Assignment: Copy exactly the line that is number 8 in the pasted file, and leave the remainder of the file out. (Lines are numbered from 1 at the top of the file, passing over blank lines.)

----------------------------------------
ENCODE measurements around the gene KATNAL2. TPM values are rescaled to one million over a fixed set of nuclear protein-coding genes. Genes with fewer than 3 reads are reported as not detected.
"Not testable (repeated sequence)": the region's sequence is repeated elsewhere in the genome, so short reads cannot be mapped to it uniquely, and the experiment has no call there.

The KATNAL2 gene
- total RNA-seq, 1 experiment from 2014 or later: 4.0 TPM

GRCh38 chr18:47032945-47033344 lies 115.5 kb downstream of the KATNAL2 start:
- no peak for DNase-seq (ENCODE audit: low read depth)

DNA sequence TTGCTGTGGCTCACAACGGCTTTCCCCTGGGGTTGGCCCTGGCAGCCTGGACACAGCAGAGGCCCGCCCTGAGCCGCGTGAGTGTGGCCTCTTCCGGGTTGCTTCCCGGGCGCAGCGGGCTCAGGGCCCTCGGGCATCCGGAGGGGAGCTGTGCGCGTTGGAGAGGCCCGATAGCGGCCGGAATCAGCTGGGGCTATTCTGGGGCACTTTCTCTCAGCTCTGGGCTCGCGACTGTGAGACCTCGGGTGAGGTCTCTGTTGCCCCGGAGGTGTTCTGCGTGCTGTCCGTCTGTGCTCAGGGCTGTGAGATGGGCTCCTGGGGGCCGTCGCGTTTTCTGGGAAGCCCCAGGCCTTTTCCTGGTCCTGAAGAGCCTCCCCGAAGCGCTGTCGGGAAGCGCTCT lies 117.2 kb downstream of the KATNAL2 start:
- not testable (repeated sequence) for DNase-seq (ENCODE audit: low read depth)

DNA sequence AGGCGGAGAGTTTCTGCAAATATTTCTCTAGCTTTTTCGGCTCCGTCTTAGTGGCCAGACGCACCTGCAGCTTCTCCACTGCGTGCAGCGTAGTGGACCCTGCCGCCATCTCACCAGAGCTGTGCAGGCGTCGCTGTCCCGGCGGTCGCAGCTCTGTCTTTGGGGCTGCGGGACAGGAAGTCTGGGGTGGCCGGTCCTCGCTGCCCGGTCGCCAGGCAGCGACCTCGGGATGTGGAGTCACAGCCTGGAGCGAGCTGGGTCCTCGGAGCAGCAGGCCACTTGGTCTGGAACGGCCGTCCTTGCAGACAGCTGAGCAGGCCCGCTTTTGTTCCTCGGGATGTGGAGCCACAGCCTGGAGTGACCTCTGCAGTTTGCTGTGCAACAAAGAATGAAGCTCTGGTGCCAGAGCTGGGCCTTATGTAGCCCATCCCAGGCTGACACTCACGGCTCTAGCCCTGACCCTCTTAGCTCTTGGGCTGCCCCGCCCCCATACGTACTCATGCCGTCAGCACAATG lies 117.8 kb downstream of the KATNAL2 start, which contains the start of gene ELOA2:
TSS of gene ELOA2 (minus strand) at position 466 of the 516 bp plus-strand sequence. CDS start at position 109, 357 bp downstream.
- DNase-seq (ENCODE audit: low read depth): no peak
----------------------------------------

- not testable (repeated sequence) for DNase-seq (ENCODE audit: low read depth)